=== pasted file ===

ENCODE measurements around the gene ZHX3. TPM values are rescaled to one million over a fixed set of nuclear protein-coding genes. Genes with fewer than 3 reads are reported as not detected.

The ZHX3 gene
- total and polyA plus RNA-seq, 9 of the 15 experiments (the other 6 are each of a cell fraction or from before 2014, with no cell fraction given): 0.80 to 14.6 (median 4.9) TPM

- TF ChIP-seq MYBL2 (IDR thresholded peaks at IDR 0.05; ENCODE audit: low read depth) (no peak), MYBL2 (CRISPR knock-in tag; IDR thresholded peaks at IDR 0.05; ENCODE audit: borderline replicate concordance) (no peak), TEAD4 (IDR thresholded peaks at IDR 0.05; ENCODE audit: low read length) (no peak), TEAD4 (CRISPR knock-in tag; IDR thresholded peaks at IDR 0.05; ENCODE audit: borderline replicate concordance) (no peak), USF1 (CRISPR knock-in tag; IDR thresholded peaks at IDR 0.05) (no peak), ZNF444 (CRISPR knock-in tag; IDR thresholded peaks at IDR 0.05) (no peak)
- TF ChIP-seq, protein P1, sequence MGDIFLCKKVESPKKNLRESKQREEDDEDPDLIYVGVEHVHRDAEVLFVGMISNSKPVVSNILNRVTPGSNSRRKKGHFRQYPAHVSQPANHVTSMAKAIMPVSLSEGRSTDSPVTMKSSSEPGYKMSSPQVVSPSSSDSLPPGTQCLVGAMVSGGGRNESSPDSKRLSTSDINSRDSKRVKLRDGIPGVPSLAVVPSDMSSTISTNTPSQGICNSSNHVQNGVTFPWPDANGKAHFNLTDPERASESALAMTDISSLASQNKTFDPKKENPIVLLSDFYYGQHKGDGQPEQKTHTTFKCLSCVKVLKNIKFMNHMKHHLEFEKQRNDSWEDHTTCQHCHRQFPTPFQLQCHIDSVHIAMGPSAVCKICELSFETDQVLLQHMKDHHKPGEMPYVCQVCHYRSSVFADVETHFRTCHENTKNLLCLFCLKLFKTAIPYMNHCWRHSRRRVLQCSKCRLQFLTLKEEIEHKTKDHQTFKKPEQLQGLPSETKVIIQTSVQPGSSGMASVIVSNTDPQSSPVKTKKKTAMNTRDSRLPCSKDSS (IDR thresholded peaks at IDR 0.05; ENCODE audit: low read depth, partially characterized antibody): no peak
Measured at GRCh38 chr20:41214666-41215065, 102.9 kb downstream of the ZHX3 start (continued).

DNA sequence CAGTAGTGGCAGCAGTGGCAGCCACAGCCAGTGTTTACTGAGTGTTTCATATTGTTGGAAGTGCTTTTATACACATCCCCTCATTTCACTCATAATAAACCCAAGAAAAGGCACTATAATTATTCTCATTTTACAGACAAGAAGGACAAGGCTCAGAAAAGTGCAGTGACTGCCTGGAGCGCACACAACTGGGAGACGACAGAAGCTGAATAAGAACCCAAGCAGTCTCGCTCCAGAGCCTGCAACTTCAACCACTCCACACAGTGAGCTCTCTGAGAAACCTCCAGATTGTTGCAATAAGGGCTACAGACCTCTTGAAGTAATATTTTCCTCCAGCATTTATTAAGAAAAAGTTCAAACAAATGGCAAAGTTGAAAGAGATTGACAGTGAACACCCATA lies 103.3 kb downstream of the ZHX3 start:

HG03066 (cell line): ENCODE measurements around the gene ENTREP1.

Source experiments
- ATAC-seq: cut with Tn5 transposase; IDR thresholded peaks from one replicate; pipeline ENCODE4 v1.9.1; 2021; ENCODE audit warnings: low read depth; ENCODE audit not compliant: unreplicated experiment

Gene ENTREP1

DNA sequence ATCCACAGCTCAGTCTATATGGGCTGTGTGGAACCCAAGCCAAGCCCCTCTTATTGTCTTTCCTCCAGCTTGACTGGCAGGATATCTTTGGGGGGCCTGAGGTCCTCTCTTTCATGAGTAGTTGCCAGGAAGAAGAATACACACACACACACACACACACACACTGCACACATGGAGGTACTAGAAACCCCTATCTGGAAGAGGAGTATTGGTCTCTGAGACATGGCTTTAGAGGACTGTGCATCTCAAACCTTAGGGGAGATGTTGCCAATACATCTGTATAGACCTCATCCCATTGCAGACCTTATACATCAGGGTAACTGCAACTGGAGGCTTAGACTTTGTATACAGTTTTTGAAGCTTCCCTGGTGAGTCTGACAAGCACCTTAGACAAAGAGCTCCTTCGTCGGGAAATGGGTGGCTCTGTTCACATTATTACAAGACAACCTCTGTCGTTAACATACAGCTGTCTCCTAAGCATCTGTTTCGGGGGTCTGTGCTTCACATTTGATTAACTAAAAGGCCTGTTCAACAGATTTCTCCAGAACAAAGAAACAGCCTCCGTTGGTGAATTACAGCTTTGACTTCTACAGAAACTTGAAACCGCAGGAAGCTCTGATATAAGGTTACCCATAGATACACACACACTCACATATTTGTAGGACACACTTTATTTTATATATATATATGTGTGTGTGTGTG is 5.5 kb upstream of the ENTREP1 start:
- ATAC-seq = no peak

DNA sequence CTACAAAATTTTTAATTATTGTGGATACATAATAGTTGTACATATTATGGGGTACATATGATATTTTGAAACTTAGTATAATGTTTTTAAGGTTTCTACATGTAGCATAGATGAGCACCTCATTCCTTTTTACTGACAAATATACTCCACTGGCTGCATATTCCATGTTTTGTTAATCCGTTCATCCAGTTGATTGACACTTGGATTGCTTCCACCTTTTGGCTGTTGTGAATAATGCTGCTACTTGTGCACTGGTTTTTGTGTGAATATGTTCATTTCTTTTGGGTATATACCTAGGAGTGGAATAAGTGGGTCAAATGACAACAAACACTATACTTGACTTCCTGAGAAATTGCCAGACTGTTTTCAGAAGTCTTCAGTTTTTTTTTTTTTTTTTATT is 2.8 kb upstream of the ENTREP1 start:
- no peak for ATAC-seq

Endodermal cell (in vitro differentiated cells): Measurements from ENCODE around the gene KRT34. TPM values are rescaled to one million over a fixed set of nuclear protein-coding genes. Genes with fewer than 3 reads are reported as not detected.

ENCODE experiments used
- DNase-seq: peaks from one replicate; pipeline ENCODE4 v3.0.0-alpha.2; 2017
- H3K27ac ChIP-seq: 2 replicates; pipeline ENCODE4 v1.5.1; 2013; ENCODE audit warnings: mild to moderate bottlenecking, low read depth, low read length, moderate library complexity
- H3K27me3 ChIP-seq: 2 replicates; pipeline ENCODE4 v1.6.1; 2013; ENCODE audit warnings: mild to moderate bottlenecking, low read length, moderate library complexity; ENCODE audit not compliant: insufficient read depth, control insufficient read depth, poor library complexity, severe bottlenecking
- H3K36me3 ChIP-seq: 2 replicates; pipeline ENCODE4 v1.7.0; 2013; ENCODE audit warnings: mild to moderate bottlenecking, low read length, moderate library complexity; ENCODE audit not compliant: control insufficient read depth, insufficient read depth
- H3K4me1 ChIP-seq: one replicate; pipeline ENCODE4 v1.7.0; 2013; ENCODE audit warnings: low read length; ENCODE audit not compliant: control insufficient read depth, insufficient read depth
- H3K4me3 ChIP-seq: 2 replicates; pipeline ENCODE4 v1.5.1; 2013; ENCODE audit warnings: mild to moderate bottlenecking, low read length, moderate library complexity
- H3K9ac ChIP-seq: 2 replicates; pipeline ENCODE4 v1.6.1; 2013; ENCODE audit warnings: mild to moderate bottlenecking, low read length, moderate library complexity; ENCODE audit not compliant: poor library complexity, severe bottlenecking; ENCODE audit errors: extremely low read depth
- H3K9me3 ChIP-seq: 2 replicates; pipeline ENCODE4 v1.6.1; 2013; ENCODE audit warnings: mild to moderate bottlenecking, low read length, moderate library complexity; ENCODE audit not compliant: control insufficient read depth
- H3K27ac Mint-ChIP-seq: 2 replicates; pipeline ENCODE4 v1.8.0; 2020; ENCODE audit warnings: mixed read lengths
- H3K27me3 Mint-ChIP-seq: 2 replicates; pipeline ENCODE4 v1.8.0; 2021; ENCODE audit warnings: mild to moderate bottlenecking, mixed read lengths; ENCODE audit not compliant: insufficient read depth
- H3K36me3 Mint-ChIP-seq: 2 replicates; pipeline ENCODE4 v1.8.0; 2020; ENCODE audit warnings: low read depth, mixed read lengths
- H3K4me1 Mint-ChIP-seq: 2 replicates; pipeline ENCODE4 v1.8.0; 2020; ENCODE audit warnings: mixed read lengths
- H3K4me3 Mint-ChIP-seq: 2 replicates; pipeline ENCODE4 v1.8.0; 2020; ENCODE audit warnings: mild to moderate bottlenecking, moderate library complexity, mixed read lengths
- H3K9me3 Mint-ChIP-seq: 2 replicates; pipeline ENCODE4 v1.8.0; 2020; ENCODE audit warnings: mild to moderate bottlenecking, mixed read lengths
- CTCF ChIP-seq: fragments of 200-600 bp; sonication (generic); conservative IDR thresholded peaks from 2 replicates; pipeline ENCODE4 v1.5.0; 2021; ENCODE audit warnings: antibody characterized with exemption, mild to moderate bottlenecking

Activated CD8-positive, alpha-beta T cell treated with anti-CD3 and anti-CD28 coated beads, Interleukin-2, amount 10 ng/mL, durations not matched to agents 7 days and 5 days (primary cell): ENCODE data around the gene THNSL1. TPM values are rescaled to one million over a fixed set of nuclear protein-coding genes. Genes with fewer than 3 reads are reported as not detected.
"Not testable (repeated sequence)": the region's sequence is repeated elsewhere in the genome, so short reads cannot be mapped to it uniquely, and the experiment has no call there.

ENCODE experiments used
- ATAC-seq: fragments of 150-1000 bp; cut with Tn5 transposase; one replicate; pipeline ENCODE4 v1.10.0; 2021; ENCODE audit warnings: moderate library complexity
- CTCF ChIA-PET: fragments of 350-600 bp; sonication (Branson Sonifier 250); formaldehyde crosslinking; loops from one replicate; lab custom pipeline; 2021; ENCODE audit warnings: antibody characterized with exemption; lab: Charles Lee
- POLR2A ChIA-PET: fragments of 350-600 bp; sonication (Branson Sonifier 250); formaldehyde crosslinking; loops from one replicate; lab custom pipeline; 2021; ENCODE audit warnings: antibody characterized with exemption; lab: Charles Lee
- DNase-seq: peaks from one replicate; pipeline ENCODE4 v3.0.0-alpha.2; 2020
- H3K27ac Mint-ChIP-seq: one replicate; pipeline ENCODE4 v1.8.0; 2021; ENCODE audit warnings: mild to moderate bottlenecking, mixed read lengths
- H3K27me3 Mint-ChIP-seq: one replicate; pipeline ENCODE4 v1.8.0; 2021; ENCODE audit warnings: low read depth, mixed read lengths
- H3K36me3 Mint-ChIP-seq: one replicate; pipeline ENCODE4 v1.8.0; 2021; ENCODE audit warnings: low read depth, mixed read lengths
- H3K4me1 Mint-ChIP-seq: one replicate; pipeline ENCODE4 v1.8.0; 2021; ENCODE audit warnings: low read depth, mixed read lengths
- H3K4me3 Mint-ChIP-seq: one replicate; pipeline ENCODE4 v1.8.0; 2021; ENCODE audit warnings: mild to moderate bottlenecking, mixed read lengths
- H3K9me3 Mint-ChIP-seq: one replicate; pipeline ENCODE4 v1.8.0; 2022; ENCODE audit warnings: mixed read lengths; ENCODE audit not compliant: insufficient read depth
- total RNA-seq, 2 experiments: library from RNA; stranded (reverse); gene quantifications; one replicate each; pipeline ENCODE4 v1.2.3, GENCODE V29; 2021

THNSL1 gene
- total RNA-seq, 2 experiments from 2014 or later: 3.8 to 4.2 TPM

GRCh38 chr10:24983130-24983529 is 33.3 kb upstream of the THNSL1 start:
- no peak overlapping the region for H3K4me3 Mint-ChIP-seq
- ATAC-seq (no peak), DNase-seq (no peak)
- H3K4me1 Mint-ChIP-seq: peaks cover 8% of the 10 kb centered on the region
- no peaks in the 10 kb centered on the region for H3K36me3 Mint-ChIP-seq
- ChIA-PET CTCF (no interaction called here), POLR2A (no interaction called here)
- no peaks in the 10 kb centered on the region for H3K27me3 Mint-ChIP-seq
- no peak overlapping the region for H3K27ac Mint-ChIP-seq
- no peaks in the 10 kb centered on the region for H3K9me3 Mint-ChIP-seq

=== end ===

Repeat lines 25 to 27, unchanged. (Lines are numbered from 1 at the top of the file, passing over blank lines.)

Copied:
- H3K9me3 ChIP-seq: 2 replicates; pipeline ENCODE4 v1.6.1; 2013; ENCODE audit warnings: mild to moderate bottlenecking, low read length, moderate library complexity; ENCODE audit not compliant: control insufficient read depth
- H3K27ac Mint-ChIP-seq: 2 replicates; pipeline ENCODE4 v1.8.0; 2020; ENCODE audit warnings: mixed read lengths
- H3K27me3 Mint-ChIP-seq: 2 replicates; pipeline ENCODE4 v1.8.0; 2021; ENCODE audit warnings: mild to moderate bottlenecking, mixed read lengths; ENCODE audit not compliant: insufficient read depth